Gamete release from F. distichus (determined from egg settlement on artificial substrates; n = 6 ± SE) from tidepools A2 (A) and B4 (B) at Chamberlain, Maine, between March 23 and 28, 1996 (far left axis; the width of the bars illustrates the sampling intervals, separated by high-tide periods when the pools were being washed by waves). The bicarbonate concentration in the pools prior to, or just following, inundation by high tides is shown by filled circles (inner left axis; n = 3 ± SE); the mean seawater concentration of bicarbonate is shown by the horizontal dashed line. The phase of the tidal cycle is shown by the solid line (right axis). Dark portions of the photoperiod are shown by the vertical gray bars (from GA Pearson, EA Serrão, SH Brawley, 1998, Control of gamete-release in fucoid algae: sensing hydrodynamic conditions via carbon acquisition, Ecology 79:1725–39).

While the environmental role of water motion/DIC sensing is well established, the cellular mechanisms and signaling pathways underlying gamete release are less completely understood. The model system used for these studies to date has been Silvetia compressa (Serrão and others 1999). Although in common with other fucoids S. compressa requires a period of carbon-limited photosynthesis (provided by calm conditions in the light) prior to gamete release, in laboratory cultures gametes are retained by receptacles in the light and are not released. Instead, gamete release is rapidly triggered by a transfer from light to darkness (Jaffe 1954). Two distinct phases of gamete release can therefore be identified, a potentiation phase dependent on light and photosynthesis, followed by a rapid gamete expulsion phase (see Pearson and Brawley 1998). The potentiation status of receptacles can be reversibly controlled in culture simply by changing the conditions of water motion (Fig. 4A and B), whereupon gamete expulsion in the dark can be rapidly assayed (<5 min for completion) (Fig. 4C). This provided a convenient experimental system for assessing the effects of various inhibitors on hypothesized components of the potentiation process. Perhaps unsurprisingly, important roles for the activities of various ion channels were implicated; blocking S-type (slow) anion channels during potentiation caused premature release of gametes in the light, whereas blocking K+-channels with the tetraethylammonium ion (TEA+) during potentiation decreased subsequent release of gametes in the dark (Pearson and Brawley 1998). In the same study, potentiation was similarly inhibited by the biologically active sterioisomer of malate, which is known to activate anion efflux channels in guard cells (Hedrich and Marten 1993; Hedrich and others 1994). Tyrosine phosphorylation also appears to play a role in potentiation, which was effectively blocked by a specific inhibitor of protein tyrosine kinases (neither Ser/Thr kinase inhibitors nor phosphatase inhibitors had any effect).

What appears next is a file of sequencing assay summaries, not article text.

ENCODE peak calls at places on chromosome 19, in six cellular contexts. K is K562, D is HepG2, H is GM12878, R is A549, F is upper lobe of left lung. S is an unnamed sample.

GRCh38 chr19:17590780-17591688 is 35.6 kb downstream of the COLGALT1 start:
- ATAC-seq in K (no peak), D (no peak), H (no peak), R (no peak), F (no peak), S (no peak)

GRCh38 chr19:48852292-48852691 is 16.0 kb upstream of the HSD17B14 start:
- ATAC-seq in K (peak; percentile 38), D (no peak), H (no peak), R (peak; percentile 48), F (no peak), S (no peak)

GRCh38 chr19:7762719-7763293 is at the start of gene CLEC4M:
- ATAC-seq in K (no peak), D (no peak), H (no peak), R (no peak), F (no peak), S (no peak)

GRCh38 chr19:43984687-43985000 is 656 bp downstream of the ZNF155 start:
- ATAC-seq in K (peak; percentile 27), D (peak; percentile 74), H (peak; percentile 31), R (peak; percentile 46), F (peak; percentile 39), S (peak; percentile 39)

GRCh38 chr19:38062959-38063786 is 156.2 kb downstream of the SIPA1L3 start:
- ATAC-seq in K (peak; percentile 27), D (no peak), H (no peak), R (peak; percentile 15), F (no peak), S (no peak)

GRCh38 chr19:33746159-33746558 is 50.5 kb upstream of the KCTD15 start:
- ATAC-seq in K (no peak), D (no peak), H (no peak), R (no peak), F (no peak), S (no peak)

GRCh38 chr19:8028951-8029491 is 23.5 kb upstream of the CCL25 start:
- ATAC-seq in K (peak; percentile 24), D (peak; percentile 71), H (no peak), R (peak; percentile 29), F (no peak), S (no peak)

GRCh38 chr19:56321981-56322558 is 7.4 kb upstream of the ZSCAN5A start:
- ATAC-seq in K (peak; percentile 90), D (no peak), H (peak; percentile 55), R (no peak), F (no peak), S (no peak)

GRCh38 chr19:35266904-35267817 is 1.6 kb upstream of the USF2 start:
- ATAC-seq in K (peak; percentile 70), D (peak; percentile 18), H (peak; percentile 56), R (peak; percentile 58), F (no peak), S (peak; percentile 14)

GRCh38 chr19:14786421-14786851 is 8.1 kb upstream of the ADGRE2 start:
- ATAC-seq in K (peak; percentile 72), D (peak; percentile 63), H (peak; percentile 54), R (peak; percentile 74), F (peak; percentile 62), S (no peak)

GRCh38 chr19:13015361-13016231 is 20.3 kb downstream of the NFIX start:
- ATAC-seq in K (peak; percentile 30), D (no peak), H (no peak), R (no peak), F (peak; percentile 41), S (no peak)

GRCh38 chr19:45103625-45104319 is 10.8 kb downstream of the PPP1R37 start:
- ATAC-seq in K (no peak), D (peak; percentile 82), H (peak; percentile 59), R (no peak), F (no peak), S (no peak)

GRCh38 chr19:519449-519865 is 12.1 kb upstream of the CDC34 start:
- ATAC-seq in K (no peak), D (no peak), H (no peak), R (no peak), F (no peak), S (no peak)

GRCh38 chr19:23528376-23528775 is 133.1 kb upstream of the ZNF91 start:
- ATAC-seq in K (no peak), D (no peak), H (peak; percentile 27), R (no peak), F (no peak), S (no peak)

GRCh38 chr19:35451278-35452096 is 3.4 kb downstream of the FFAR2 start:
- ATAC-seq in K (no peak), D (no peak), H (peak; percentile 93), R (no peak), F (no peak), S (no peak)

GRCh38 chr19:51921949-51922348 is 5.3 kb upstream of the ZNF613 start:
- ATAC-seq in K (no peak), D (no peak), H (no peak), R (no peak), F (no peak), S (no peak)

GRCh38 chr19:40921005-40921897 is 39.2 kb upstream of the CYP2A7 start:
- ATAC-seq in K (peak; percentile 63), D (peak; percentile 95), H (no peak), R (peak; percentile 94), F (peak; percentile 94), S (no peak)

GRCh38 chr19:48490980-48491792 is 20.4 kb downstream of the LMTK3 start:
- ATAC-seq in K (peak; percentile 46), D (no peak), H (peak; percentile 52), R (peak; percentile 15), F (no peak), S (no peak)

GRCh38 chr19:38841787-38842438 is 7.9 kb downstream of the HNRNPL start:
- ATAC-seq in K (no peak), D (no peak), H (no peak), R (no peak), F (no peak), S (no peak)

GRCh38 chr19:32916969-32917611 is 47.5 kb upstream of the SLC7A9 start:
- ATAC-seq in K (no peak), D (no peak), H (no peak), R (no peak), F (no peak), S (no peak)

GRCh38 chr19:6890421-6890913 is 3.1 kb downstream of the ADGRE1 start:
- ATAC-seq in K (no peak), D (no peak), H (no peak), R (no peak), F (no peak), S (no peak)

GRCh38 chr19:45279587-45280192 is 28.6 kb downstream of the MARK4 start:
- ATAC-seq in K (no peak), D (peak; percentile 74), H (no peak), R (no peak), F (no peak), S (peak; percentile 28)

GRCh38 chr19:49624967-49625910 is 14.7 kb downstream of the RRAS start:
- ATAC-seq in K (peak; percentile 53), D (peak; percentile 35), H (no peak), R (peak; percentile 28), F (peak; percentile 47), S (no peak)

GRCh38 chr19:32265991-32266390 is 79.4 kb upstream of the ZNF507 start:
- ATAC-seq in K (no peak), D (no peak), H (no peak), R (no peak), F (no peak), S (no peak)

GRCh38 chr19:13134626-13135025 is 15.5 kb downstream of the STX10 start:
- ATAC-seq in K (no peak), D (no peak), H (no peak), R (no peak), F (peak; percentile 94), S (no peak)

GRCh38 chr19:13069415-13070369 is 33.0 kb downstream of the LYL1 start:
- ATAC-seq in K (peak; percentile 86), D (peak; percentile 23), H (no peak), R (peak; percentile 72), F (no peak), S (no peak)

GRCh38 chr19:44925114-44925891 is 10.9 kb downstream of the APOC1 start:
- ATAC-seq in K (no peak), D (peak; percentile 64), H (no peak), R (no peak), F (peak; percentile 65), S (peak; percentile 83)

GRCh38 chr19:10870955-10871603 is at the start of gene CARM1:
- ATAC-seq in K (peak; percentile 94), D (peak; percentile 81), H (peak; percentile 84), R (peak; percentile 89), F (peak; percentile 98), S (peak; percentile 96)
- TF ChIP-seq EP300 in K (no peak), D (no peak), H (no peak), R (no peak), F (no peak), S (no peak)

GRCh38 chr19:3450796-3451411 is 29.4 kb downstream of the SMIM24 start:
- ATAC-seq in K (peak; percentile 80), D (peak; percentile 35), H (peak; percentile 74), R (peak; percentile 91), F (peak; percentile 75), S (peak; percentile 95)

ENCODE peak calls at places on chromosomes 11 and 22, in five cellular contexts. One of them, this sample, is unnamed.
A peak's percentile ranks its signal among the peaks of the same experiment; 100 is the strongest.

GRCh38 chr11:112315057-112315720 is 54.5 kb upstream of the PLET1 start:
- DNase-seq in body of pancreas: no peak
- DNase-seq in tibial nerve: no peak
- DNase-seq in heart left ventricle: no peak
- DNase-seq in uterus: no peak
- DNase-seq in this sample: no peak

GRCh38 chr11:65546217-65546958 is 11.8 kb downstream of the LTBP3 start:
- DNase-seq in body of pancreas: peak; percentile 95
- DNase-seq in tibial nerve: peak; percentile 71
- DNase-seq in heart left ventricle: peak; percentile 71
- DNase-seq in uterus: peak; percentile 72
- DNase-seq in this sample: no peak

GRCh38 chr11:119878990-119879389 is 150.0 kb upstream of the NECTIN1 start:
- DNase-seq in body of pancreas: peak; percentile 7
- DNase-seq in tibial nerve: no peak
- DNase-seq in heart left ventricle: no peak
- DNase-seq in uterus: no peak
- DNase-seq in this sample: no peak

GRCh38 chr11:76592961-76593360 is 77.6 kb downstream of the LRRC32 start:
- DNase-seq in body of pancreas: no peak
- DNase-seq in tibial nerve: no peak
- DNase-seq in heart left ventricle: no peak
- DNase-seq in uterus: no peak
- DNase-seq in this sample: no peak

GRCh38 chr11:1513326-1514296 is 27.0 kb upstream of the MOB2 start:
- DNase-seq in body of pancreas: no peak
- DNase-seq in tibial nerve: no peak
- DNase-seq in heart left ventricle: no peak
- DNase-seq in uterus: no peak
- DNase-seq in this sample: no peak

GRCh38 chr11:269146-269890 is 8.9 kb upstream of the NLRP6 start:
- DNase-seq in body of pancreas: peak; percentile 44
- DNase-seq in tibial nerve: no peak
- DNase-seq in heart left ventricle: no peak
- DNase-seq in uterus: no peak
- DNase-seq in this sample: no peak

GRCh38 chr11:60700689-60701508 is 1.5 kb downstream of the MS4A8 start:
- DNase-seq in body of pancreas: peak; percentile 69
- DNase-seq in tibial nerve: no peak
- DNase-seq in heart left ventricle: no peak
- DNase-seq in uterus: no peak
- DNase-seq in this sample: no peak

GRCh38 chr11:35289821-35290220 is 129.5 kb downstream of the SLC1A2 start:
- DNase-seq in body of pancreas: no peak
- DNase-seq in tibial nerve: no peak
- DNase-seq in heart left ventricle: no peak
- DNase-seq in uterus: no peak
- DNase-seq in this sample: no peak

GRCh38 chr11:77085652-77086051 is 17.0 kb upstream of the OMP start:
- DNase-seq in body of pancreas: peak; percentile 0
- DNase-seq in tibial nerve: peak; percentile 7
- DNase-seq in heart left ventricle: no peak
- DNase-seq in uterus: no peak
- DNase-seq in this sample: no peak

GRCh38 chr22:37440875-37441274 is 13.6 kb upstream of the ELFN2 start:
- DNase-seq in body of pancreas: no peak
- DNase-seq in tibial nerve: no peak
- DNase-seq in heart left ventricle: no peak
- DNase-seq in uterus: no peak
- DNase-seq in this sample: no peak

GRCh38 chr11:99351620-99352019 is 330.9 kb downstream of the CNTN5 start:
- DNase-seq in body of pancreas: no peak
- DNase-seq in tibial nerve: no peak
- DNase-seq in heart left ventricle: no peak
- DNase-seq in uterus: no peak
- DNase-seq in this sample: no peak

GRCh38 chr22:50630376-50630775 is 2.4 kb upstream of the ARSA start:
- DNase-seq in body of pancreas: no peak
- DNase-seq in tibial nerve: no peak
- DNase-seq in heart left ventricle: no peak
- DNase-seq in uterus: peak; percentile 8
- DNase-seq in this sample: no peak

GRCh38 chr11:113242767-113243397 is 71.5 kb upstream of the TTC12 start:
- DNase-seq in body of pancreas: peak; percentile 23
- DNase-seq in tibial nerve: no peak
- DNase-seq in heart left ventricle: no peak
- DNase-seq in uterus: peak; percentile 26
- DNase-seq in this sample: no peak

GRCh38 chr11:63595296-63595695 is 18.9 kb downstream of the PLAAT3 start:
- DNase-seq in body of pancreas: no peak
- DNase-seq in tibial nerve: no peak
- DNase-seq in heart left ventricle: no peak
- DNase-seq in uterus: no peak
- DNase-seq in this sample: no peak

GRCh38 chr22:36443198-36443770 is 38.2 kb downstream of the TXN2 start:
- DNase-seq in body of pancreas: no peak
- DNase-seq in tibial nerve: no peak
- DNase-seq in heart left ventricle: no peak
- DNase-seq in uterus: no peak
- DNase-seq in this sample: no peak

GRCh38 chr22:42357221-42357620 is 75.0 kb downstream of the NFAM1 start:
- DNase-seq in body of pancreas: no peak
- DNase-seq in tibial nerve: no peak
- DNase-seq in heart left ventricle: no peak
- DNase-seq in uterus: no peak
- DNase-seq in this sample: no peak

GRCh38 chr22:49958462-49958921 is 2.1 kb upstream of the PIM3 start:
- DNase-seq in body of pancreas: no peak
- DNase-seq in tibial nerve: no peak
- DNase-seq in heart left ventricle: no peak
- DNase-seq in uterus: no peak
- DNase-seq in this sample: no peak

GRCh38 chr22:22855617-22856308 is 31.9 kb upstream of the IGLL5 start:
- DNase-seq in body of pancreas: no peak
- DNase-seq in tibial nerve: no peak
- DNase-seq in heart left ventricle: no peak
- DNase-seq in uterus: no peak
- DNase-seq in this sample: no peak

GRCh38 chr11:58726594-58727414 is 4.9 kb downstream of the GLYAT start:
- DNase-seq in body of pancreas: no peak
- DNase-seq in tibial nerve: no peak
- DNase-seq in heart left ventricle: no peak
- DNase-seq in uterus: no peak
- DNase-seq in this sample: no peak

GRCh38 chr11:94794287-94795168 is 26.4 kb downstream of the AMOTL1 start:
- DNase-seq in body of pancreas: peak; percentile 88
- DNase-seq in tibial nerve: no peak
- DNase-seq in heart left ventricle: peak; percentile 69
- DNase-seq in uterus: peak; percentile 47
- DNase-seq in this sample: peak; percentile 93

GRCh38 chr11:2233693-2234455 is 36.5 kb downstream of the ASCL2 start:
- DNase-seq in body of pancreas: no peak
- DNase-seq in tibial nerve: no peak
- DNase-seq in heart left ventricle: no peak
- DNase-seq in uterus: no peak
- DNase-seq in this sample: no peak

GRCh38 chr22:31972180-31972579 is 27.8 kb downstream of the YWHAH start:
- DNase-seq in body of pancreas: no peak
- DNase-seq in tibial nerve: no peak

Fig. 4

Reversibility of potentiation by water motion (A and B), and time course of dark-induced gamete release (C) in S. compressa. (A) The effects on potentiation of shaking receptacles following calm conditions (filled circles) and (B) calm following shaking conditions (filled squares). The numbers of gametes released were determined following a 30 min dark transfer after completion of each experimental treatment. Results are shown relative to calm controls (open circles) and shaken controls (open squares). (C) Gamete expulsion from potentiated receptacles following transfer to darkness for periods between 0 and 30 min. Potentiation was for 6 h in the light. Following dark transfers, receptacles were returned to the light for an additional 30 min to allow for the completion of gamete release. Values are means ± SE (n = 5) (from GA Pearson, EA Serrão, SH Brawley, 1998, A model for signal transduction during gamete release in the fucoid alga Pelvetia compressa, Plant Physiol 118:305–13; reprinted with permission of the American Society of Plant Biologists).

Fig. 4